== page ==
Looking at vegetables and fruits with layers of plastic wrapping in the supermarket, I asked, “Why is there so much plastic? This is perhaps a common question children ask their parents in the supermarket. In fact, it reflects a serious problem in Hong Kong, and not enough people are paying attention to it.
People like to buy products with plastic packaging, maybe because they think it’s cleaner or more premium. Therefore, supermarkets continue to package their products in this way.
According to a joint statement from four green groups earlier this month – Green Power, Greenpeace, Green Earth and Greeners Action – Hong Kong sold nearly 200 million packages of food last year with enough plastic wrap to make twice around the Earth.
Excessive plastic packaging is especially common in Hong Kong supermarkets. Photo: Edward Wong
Plastic waste damages the environment. For example, if animals consume it, they can injure themselves or even die, which in turn will affect our food supply.
To protect the ecosystem and ourselves, the government should put in place laws that limit disposable plastic packaging. The police should cooperate with the Environmental Bureau to enforce these laws. The Environment Bureau is also expected to implement reward programs for supermarket chains that create less plastic waste.
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Companies must also move towards zero plastic packaging. Customers must bring their own containers to purchase dry items like nuts and rice. By encouraging this habit, the demand for plastic packaging can be reduced. The government should also offer financial support to these stores.
As human beings, we have a responsibility to protect the natural environment. With laws, good enforcement, reward programs, and clear goals, there will be a ray of hope for us to save the world.
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How to approach the future of education in Hong Kong
Angus Kong, Ying Wa College
I write in response to Hong Kong secondary schools lose 4,500 students and 1,000 teachers in just one year (South China Morning Post, 1st December).
This has sounded the alarm bells for our education system, and the government should take immediate action. This was clearly caused by the social unrest of 2019 and the recent implementation of the National Security Law.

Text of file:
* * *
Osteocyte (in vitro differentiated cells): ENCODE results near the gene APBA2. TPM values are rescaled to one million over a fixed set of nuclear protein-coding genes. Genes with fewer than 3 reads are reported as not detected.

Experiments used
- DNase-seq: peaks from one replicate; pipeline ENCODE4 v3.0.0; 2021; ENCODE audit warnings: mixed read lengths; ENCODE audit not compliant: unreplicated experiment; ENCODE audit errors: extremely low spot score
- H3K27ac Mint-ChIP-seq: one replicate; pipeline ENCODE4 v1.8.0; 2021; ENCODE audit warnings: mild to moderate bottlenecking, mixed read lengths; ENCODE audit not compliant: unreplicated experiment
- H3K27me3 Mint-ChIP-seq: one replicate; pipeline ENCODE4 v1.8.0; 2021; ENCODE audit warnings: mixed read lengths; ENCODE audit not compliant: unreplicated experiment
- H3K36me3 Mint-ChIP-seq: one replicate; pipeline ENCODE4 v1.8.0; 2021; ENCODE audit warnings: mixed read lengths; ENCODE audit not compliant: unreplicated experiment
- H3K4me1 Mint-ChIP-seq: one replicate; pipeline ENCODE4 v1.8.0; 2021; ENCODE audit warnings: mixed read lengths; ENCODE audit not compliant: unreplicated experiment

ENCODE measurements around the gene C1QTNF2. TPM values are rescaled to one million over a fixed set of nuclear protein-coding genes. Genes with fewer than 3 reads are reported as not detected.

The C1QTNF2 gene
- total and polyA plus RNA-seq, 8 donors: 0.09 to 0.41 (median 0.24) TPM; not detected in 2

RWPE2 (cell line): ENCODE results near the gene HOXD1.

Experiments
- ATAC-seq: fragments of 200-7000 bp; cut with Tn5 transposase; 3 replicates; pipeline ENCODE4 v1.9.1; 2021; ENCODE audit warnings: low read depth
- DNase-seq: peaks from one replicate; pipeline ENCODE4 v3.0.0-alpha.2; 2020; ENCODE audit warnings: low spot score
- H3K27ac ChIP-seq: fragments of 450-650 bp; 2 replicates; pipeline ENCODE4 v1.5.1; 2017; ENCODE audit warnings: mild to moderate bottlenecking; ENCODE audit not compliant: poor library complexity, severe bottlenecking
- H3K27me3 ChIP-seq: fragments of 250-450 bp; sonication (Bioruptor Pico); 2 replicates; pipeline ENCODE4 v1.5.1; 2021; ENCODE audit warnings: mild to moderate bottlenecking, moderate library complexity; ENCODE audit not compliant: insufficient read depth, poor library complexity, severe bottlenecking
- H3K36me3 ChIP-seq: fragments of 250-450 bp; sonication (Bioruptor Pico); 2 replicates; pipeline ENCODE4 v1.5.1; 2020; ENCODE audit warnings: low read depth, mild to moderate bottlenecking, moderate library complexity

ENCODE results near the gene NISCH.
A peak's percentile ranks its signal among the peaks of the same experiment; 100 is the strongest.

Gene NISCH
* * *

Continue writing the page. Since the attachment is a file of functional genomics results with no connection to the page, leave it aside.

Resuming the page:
There is no way for the government to resolve the current situation except by regaining the confidence of the people. However, the government can still take certain measures to reduce the impact of this emigration flight.
As people leave Hong Kong, schools in the city are faced with large numbers of students and teachers leaving. Photo: KY Cheng
The Education Office could start reducing the number of classes in schools or, if possible, closing some of the schools with low student numbers. This would centralize government resources so that they are used more cost effectively.
In addition, the government should encourage more people to join the education sector by subsidizing related university courses. This can create experienced teachers to replace those leaving Hong Kong.
Education is the most powerful weapon we can use to change the world. The government has to deal with the current brain drain in our education system to protect the future of this city.
Hot Topics: The Emigration Leak In Hong Kong Schools
What to do if you see a wild boar
Chan Yuen-tung, Tsuen Wan Public High School
Like many other wild animals, wild boars are strong and fast. But they will only attack if they are cornered or if they feel threatened. Wild boar attacks on humans are rare. However, wild boars are common in Hong Kong, especially in rural areas.
Hong Kong authorities recently decided to capture and kill wild boars roaming urban areas after a police officer was bitten by one.
Wild boars only attack if they feel threatened. Photo: Edmond So
What to do if you see a wild boar? Although we may be afraid, we need to stay calm, stay away, and leave them alone.
Wild pigs are wary of human contact. However, if they are provoked or threatened, they can become aggressive, so we need to be careful when we see them.
Hot Topics: The Hong Kong Wild Boar Problem
Help stressed and depressed Hong Kong students
Liang Tsz-to, Tsuen Wan Public High School
Almost all students in Hong Kong suffer from stress or depression because of school.
As the exams approach, teachers give students a large amount of material and notes for revisions. They only have a few days to go over everything. Some students may be too strict with themselves and fear that their parents will berate them if they do poorly.
Most schools divide students into elite classes and regular classes. Elite students are given better resources, which is unfair to normal students. This system can undermine student confidence. If they can’t join elite classes, they can feel like garbage, which can cause more anxiety.
Hong Kong students are often very stressed about high school diploma exams. Photo: Sam Tsang
Schools should abolish the elite system and make education equitable for all students. Teachers should teach more quickly to ensure that students have enough time to study. Parents should not criticize and pressure their children too much. Instead, they need to provide support and encouragement.
Students can solve this problem by remaining optimistic and asking for help when they are having difficulty with their studies. They can also find ways to relax by reading a book or having a hot cup of tea.
I felt tired, insecure and depressed – wanted to give up. But I turned to my favorite hobby and watched an inspirational movie called Goodwill hunting (1997). It motivated me to overcome the issues I was facing.